Smart cockatoos infer by exclusion
If there is a certain pool of choices and we can exclude A and B, we can easily deduce that C must be the appropriate choice. The ability of animals to be able to solve this has been the focus of many studies in recent comparative cognitive research. A team of researchers of the University of Vienna have found a method to test if Goffin cockatoos have the ability to infere by exclusion. They publish their findings this week in the scientific journal PLoS One.
It can be challenging to develop a task setup to test inference by exclusion that can be applied in similar way to different species. One of the problems of previous studies was to exclude the possibility that animals chose a novel stimuli simply out of curiosity rather than by the exclusion of known negative stimuli. The use of the touchscreen presents a controlled setting to test cognitive capacities in animals and has already successfully been used in a number of species.
Goffin cockatoos are a highly curious Indonesian parrot species that have already proven to possess remarkable cognitive capacities. They possess high levels of 'Neophilia', which is the tendency of an individual to explore novel items and is believed to have evolved in species inhabiting islands, as there they might face fewer or no predators. In the current task, the Goffins had to learn to associate a picture with a reward that would be delivered automatically after they touched the picture on the touchscreen whereas the picture next to it would lead to no reward. During this training the unrewarded stimulus occasionally was replaced by novel, unknown stimuli. Only once the individuals chose reliably the positive stimulus over the negative or novel ones they were tested for their inference skills. This procedure ensured that the cockatoos would not choose novel pictures purely based on curiosity in the test.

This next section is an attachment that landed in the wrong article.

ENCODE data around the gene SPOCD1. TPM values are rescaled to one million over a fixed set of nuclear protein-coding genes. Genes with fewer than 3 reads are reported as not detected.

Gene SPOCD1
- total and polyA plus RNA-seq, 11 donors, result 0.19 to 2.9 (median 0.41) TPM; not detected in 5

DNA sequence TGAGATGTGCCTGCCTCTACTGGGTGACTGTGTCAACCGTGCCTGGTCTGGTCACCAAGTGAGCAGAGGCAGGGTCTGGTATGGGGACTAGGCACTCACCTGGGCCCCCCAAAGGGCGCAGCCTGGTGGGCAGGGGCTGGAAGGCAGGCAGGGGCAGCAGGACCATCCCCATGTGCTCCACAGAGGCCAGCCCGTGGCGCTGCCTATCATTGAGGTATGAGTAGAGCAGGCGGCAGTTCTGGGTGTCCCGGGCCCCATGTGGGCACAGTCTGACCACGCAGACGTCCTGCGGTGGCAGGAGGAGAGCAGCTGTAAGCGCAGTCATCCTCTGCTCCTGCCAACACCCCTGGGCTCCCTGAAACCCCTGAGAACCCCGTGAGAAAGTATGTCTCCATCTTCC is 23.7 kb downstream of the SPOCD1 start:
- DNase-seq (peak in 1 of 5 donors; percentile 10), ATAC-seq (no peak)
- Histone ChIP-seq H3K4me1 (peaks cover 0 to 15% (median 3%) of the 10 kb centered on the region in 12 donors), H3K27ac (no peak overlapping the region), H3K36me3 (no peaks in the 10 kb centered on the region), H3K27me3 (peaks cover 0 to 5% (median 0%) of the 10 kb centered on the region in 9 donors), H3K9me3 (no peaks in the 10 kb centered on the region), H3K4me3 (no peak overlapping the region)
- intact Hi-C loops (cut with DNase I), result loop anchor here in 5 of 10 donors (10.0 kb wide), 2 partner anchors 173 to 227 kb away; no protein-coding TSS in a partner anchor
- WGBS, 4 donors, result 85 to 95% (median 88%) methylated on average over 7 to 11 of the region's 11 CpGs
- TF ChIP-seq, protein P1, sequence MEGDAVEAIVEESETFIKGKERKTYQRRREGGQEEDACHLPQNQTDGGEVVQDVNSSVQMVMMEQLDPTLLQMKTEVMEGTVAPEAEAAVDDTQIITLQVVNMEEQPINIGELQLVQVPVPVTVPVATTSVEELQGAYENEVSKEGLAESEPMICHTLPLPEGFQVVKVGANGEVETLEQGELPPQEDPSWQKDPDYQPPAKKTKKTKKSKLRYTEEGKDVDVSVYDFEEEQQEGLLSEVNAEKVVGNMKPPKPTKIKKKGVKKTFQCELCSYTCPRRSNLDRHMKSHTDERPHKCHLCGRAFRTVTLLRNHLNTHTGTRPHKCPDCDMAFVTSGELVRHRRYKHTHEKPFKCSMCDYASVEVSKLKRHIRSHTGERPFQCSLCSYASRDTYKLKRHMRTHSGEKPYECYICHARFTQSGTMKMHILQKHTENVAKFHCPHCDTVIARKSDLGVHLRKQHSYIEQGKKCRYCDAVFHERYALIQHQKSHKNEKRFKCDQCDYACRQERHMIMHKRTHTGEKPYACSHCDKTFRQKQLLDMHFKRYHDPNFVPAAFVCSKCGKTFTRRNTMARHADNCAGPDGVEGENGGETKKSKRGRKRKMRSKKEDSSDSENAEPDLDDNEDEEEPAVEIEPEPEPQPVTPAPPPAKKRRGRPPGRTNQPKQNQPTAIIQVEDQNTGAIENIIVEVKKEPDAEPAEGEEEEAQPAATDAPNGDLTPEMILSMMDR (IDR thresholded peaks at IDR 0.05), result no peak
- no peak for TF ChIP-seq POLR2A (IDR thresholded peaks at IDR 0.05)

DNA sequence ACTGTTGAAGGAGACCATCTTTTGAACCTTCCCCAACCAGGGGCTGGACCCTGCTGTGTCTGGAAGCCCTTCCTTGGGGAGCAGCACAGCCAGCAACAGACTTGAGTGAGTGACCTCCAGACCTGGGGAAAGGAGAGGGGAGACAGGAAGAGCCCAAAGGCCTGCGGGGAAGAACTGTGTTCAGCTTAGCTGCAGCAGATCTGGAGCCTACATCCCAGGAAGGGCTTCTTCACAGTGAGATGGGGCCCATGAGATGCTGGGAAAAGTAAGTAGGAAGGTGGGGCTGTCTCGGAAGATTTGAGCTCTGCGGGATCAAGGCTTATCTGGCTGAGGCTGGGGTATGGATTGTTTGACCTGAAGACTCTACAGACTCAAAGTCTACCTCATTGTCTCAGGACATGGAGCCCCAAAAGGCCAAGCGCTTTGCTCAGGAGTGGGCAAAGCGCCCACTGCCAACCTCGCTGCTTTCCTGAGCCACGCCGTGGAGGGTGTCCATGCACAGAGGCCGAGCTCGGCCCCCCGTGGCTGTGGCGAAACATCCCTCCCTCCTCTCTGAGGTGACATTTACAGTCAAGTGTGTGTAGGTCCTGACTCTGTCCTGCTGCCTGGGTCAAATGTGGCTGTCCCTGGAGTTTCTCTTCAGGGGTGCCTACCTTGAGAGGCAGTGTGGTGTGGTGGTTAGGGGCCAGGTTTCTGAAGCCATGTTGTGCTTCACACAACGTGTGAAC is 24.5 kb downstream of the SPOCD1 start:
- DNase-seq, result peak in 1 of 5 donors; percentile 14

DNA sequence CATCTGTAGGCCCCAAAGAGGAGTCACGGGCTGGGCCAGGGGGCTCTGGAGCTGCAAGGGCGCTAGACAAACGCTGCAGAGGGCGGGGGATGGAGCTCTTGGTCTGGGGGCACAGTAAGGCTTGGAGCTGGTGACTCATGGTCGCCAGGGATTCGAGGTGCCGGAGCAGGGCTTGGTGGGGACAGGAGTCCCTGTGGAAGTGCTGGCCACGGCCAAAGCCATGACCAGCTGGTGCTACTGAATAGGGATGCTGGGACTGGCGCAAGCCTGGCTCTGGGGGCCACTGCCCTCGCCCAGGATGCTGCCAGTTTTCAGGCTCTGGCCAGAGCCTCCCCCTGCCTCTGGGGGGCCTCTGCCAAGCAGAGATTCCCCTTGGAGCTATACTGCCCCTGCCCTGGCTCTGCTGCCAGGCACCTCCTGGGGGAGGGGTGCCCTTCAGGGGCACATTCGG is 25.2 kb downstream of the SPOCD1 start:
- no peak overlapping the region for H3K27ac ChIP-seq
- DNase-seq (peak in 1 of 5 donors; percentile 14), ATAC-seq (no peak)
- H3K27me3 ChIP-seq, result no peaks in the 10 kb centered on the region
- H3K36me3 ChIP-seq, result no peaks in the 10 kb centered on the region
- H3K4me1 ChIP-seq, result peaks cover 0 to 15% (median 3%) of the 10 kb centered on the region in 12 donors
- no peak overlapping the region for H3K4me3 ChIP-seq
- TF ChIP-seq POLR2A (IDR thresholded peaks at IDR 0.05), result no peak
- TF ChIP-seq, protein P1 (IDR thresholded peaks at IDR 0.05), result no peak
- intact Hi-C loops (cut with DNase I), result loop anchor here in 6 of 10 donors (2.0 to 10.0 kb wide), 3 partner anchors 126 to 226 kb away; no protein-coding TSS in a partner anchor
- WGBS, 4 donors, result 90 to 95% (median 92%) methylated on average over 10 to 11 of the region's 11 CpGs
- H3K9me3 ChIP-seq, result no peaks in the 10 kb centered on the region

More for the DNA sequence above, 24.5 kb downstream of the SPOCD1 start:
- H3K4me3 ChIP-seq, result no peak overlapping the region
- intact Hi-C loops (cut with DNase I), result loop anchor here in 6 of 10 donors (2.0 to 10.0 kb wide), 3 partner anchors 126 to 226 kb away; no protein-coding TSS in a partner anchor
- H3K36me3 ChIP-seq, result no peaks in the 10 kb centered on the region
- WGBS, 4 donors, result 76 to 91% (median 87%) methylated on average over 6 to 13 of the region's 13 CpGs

In the following tests however, various combinations of novel and known pictures, which could be rewarded or unrewarded, were presented to the birds. Depending on how the individuals performed in this sequence of tests, allowed the researchers to tell apart other, strategies that may have used by the animals. "More than half of our cockatoos choose their pictures in a way that clearly indicates the ability of infer by exclusion about rewarded stimuli. However alternative strategies also play an important role in guided their choices", says Mark O'Hara who developed this task together with his colleagues.
"Considering the cockatoos capacities in previous tasks we actually expected that they would show inferences by exclusion, but this was the first test if we could detect this ability with our new task. That we could show this sort of reasoning, together with other strategies so nicely, lets us hope that the method will be applicable to many species and ultimately might help us to understand something about the evolution of this ability" he adds.